Have you ever had a conversation with someone and another person who wasn’t part of the conversation suddenly chimes in? Maybe it was while you were in line at a coffee shop or at your kid’s sports game. Maybe even your phone chimes in when you didn’t realize you activated your digital assistant (in our house, we call our voice-activated assistant “faceless woman” in everyday conversation to avoid having her accidentally butt into our conversations when she isn’t invited).
I was recently having a conversation with my husband downstairs as we were making plans for an upcoming trip. As we were writing what we thought were our final plans into our calendar, we heard one of the kids from upstairs chime in with a new idea to consider. It caught us a bit off guard, because we didn’t realize the kids were listening (they were supposed to be sleeping!). Since we want them to feel included in our plans, we ended up adjusting what we wrote down, but also had a chat with them about listening in on other people’s conversations (and going to sleep when its bedtime).
What happens when this same thing happens in an email conversation? I recently learned that a common phishing tactic, called ”conversation hijacking”, is rising in popularity with hackers.
Conversation hijacking is a type of phishing scam. Phishing scams are attempts by cybercriminals to trick users into performing an action like clicking a malicious link, entering credentials, opening an attachment or even making changes to a company’s process (like changing payroll information or account numbers).
This particular type of phishing attack is exactly what it sounds like; the scammers cut into an existing email conversation and try to trick victims to perform some type of action by pretending to be someone they can trust.
How do scammers insert themselves into the conversation?
Scammers join the conversation in typically one of two ways:
The first is leveraging one of the email accounts involved in the thread, which has been compromised. With this access, they simply reply to the thread and it looks just like one of the original senders.
They also may use a previously stolen email message and reply to it with a different email address or a spoofed version of a legitimate email address that mimics a contact that’s already included in the thread.
Both techniques have resulted in victims following through on scammers’ requests in the emails – it’s the use of an original email chain that gives users a false sense of security.
There’s no doubt about it – a conversation hijacking phishing scam can be tricky to spot. Your best defense is to remember your phishing scam training and stay vigilant and listen to the little voice inside your head telling you something isn’t right. Be particularly wary of:
- Urgent requests
- Responses to old email threads (especially ones that you thought were dead)
- Unexpected attachments (particularly .html and .zip files)
- A new voice in an old email thread
- A difference in the sender’s email address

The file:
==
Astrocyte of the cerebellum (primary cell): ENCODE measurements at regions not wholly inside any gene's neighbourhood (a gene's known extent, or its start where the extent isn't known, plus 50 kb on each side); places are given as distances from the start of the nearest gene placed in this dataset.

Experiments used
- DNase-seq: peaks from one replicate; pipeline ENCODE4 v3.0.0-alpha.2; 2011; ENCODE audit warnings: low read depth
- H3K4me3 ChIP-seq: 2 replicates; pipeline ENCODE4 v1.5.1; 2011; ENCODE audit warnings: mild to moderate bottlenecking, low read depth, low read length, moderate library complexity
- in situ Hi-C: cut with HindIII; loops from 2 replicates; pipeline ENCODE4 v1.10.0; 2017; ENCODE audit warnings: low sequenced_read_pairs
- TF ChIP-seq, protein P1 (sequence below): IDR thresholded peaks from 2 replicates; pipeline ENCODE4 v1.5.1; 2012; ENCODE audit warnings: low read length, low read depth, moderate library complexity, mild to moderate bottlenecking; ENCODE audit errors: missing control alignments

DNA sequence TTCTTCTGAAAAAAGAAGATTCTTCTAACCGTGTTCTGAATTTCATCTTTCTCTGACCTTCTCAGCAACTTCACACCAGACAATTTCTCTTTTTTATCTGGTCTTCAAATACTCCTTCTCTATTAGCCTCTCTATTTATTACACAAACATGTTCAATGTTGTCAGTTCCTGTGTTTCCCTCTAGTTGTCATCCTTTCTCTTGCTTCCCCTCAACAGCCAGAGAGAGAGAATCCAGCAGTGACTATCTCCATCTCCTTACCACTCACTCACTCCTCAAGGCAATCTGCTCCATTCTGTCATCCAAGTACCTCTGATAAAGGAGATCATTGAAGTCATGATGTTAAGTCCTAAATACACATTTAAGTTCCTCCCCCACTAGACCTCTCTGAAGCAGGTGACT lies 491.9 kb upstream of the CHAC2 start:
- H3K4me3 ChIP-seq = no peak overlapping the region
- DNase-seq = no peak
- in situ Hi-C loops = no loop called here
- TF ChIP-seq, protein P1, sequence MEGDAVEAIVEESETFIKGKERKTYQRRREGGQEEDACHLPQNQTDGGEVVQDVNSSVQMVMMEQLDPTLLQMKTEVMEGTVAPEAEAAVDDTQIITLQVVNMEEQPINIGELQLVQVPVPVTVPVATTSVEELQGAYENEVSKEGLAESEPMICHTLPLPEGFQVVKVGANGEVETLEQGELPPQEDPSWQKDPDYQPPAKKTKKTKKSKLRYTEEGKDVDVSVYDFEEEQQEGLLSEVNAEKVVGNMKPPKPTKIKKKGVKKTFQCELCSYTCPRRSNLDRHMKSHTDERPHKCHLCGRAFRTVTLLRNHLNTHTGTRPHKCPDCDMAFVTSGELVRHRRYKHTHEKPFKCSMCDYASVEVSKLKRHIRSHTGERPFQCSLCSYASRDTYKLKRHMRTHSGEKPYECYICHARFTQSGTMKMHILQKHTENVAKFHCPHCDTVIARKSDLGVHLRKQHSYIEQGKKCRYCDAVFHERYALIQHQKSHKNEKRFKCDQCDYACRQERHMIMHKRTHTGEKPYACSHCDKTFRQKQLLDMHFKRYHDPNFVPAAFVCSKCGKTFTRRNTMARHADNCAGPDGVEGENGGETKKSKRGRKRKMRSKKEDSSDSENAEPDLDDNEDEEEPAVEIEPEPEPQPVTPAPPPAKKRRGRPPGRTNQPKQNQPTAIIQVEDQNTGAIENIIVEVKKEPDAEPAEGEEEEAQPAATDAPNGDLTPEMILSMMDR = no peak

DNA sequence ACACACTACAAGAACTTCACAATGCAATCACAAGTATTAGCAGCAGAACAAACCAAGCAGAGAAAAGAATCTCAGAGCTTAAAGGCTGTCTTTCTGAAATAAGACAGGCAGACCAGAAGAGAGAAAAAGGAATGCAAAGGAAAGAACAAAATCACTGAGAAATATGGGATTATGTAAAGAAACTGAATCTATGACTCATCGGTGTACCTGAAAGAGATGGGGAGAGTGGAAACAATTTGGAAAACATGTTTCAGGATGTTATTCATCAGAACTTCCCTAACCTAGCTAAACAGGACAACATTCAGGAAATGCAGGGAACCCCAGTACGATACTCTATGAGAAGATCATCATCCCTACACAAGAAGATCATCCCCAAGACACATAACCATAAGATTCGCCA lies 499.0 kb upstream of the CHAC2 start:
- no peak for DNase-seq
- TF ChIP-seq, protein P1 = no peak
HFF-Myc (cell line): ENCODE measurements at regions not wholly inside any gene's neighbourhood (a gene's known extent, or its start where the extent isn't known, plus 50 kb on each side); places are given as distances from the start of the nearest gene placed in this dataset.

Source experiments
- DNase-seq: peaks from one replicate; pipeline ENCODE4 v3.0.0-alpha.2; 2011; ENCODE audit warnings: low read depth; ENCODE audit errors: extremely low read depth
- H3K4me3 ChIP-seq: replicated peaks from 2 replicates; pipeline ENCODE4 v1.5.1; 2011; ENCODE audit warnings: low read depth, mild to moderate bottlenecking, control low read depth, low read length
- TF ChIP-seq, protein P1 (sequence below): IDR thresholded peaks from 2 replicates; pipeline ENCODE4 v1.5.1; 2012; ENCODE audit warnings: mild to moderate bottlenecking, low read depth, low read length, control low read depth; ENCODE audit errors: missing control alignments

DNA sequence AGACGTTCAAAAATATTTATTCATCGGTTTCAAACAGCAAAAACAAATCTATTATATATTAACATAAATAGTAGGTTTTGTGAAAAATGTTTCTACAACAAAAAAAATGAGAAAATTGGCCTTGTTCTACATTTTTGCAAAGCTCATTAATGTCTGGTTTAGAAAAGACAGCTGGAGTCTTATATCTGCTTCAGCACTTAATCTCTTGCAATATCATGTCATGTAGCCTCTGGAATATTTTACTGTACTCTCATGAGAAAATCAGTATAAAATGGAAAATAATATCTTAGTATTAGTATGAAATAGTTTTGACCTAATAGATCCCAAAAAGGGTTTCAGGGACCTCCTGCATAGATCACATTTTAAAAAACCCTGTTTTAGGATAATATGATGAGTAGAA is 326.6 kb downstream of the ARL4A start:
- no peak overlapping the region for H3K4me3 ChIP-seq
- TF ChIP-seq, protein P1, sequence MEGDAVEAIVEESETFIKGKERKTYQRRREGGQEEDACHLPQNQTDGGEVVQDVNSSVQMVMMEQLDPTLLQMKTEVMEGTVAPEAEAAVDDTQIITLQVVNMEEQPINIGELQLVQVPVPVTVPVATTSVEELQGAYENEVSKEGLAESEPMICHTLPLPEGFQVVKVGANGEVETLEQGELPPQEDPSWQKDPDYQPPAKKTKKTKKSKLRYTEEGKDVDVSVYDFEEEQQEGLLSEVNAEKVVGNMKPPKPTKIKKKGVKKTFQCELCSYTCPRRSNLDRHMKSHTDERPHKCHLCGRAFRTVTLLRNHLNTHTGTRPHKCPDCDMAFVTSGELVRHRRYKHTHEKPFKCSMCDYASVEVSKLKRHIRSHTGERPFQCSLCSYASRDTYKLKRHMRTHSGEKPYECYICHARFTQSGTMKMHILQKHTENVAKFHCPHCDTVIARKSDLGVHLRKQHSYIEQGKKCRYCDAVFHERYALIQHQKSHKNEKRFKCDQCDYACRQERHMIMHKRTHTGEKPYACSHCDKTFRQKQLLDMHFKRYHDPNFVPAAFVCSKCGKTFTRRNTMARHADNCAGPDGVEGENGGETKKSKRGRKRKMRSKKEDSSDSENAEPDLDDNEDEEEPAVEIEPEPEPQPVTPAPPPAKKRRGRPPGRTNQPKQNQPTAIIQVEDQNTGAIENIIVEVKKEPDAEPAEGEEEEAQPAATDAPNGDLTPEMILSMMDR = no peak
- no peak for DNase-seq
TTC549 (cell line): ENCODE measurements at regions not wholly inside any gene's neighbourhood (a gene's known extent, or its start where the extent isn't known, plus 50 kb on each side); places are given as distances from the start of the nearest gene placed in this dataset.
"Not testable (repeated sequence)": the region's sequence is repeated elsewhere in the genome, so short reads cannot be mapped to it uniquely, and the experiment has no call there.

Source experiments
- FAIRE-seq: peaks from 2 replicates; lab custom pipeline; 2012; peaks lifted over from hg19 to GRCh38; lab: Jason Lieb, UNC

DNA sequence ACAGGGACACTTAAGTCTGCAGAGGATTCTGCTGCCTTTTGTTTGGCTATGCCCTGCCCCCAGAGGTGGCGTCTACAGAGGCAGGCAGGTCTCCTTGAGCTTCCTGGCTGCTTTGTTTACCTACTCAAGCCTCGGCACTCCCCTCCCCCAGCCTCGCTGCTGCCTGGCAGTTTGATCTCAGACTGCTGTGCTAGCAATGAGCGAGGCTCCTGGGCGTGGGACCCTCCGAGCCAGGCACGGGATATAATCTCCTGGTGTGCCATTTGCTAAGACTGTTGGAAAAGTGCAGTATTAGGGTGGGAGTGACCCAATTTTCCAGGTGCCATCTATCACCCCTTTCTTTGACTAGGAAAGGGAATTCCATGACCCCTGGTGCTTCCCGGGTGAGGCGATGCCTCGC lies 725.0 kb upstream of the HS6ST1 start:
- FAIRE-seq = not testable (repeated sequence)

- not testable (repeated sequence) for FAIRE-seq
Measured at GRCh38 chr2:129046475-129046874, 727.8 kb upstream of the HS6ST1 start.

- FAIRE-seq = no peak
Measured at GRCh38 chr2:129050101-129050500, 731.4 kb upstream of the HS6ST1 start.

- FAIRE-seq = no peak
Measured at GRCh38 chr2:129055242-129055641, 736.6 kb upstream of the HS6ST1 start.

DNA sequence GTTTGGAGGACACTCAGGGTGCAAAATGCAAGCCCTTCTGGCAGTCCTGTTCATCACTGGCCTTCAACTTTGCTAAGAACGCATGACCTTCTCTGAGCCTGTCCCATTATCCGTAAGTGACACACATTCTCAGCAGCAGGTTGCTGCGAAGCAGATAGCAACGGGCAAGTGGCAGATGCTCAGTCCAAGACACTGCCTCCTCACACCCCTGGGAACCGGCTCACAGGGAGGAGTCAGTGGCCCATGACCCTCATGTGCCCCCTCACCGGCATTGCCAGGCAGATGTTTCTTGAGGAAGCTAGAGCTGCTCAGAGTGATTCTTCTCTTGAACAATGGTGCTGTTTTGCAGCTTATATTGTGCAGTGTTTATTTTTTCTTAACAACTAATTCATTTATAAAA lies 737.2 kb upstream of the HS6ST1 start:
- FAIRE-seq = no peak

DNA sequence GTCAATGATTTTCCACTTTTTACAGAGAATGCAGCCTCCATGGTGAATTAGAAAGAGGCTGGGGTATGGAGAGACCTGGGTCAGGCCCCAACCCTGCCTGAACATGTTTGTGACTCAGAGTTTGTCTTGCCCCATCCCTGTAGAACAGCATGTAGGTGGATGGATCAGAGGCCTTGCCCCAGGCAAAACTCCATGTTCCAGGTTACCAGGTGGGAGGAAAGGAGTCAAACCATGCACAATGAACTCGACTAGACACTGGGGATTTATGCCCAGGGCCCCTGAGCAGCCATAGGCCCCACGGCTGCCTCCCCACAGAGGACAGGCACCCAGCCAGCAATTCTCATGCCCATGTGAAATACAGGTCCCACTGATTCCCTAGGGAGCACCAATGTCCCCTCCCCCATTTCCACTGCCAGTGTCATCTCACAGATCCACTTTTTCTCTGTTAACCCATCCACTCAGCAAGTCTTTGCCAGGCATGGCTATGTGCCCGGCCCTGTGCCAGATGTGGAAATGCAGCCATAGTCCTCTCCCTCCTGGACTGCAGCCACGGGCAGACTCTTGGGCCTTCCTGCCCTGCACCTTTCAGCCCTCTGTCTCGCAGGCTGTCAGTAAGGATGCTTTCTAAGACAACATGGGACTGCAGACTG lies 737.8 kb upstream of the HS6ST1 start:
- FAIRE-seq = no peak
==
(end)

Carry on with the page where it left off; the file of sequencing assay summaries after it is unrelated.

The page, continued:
Don’t respond to the email itself if you think there is anything suspicious with it. If you believe you need to take action based on something in the email, verify the request using a different communication method first, such as sending a text message or calling the supposed sender using a number that you already had. It’s better to be safe than sorry.
You can report potential phishing and any other suspicious personal emails to firstname.lastname@example.org. If it’s an email that was sent to your company email, follow your organization’s procedures for reporting it to your information security or IT team for investigation.
How to protect against phishing attacks
Conversation hijacking is a form of phishing scam. To protect you and your family from phishing in general and keep your personal information out of the hands of scammers, follow this guidance from my leader and Veeam CISO, Gil Vega:
- Do your homework. Search online for information about the supposed sender. You can even search for the exact email you received and see if others have already tagged it as a scam.
- Confirm requests using a second method of verification. Never email the sender back or reply to suspicious emails. Use a separate method of communication, like a phone number or email address from a recent bill, to contact the sender and confirm the request.
- Hover over links in the email and see if the hyperlink’s web address matches the company’s legitimate website domain. Type the web addresses into a browser if you think it’s a fake website, don’t click on the link itself.
- Look at the file name of any attachments. Do you need or were you expecting an attachment? Never open an attachment that you are not expecting or one that ends with an extension you may not recognize (i.e., filename.exe when it says it is a Word document).
- Use your own judgement. Employee awareness training starts with using common sense to help identify if an email is legitimate or if it may be phishy.
Whether your kids are eavesdropping on a conversation with your significant other or a stranger adds their opinion into a conversation you are having with a friend, a quick cyber chat about how this same phenomenon can also happen with your email and can help your loved ones be more aware of phishing scams and security while online.